Eric Wellwood, still recovering from the hockey scare of a lifetime, came off the ice this week after practice wearing a jersey he’d worn before. It didn’t have a Flyers logo or even an Adirondack Phantoms emblem on it.

He was wearing the threads from his old Ontario Hockey League team, the Windsor Spitfires. These days, the 23-year-old winger is a volunteer coach for his hometown team, and he couldn’t be happier to be this close to the game.

“They don’t pay me a cent,” Wellwood said by phone. “If I don’t show up for practice, I don’t have to. ... But that never happens.”

Before the season began, Windsor president Bob Boughner, who coached Wellwood from 2006-10 with the Spitfires, wanted to hire his former player as a video coach.

Wellwood can’t do that because he’s still trying to get back from a gruesome injury last season that may have ended his career. The Flyers still signed him to an AHL deal on good faith and he’s still trying to see if he can complete an unlikely comeback.

It was last April 7 when the Phantoms were playing the Bridgeport Sound Tigers and Wellwood was out on the ice for a penalty kill.

When losing an edge, he went skates first into the boards. He’d done that before, but this crash was different.

His right foot hit first, but when his left foot followed up, it went into the back of his right leg, not the boards.

Wellwood got up in pain and skated to the bench thinking he had ruptured his Achilles tendon.

“Welly,” teammate Jon Sim called out, “Look at your skate. It’s full of blood!”

The Phantoms winger knew he was in trouble. He ditched his skates in the locker room and was wrapped up in gauze, then put in an ambulance and raced to a hospital.

That’s when Wellwood started feeling weak and told the paramedic he could still feel blood running down his leg.

Not only had Wellwood cut four tendons, including the Achilles, but also an artery and nerve.

The paramedic realized that the artery was cut and quickly grabbed it.

“I was starting to pass out in the ambulance a little bit,” Wellwood said. “I was starting to get weak. At the same time, your body is in shock, too. I knew I wasn’t in good shape, let’s put it that way.”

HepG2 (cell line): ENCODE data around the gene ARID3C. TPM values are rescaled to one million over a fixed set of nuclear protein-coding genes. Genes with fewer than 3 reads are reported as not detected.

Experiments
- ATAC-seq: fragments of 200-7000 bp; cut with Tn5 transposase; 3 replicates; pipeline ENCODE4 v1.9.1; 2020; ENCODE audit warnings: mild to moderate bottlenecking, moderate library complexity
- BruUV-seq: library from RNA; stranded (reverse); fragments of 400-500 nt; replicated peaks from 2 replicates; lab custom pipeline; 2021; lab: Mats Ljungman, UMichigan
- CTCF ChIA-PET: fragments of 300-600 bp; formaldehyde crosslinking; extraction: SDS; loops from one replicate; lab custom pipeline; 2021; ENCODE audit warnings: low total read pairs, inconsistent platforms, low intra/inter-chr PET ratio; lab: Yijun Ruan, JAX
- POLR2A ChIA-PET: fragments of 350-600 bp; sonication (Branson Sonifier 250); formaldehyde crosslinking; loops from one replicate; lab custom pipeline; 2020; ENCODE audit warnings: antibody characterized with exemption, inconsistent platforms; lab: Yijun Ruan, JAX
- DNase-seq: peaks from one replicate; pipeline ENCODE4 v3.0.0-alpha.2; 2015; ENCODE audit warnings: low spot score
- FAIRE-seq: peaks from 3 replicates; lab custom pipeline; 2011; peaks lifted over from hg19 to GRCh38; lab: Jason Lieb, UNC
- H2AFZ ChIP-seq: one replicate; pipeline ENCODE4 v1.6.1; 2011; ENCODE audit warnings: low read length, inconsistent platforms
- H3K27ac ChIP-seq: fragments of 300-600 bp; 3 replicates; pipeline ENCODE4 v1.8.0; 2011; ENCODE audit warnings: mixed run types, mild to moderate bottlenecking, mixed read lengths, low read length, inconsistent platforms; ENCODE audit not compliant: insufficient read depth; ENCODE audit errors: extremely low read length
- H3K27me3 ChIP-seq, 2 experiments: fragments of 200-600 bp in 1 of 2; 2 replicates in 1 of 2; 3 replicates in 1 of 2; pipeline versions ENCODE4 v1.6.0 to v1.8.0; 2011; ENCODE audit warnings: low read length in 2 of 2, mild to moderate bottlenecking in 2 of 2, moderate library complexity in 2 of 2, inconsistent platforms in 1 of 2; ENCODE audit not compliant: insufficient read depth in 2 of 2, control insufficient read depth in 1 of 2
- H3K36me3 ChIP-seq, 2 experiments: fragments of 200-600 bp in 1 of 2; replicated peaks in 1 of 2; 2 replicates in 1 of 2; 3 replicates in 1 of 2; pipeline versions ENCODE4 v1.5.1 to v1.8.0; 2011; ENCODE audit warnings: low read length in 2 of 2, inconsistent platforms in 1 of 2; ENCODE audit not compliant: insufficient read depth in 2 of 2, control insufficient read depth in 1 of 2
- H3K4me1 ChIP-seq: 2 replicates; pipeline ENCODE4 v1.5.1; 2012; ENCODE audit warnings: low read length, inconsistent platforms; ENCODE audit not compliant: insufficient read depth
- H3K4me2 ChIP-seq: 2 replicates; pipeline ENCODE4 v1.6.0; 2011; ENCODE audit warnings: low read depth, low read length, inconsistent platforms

For six weeks, Wellwood was on bed rest and had to keep his right foot elevated at all times. After a hard cast came off, it was six weeks of a walking boot and crutches. After six more weeks, he was able to ditch the boot.

Initially, doctors wondered how well he would be able to walk again. Even now, he says he’s not walking “normally.”

He is, however, on skates.

“It almost feels better in my skate because my ankle is locked in and it’s not as mobile,” Wellwood said. “If I start to skate as hard as I’m capable of, it starts to hurt a lot.”

And that’s only when he’s volunteer coaching. Wellwood realizes he still has a long way to go to ever play hockey again, but that remains the goal.

“Where my head’s at is to play in the NHL,” Wellwood said. “If I can, obviously it’s great. If I can’t play in the NHL, then I may have to take a different route to hockey. Maybe coaching. That question doesn’t have an answer just yet.”

These days, when Wellwood really pushes himself on the ice, he usually needs three days to recover. Sometimes he needs that long just to put his skates back on.

“It’s starting to get frustrating because you’ve been dealing with it for so long,” Wellwood said. “When I do skate my hardest, I’m at about 70 percent of what I used to do, which is better than I thought. The frustrating part is I can’t do that on a daily basis, even at 70 percent.”

Skating was a big weapon for Wellwood, as the speedster had nine goals and eight assists in 58 games with the Phantoms last season and averaged 9:25 of ice time in four games with the Flyers.

In his mind, he should be back playing pro hockey right now.

“The timeline was a year of recovery,” the Flyers’ 2009 draft pick said. “I’m at nine and a half months right now.”

In the meantime, he feels he’s learning the game better in his second go-around in the OHL.

Wellwood has always been a strong penalty killer, and now he’s passing that knowledge along to current Spitfires.

“I didn’t know what to expect here,” Wellwood said. “I was nervous to tell a player what I thought because I didn’t want him to think, ‘Oh, he thinks he knows it all.’ They’ve been extremely responsive.”

He’s not used to watching the game from the press box, but it’s helped him a see a different side of the game.

He feels it’s made him a better hockey player, although he won’t know for sure unless he’s able to complete this unlikely recovery.

Despite his recent responsibilities as a volunteer coach, Wellwood still has the mind of an active player. “I’m going through what they’re going through in a sense,” he said. “We’re all trying to make the NHL.”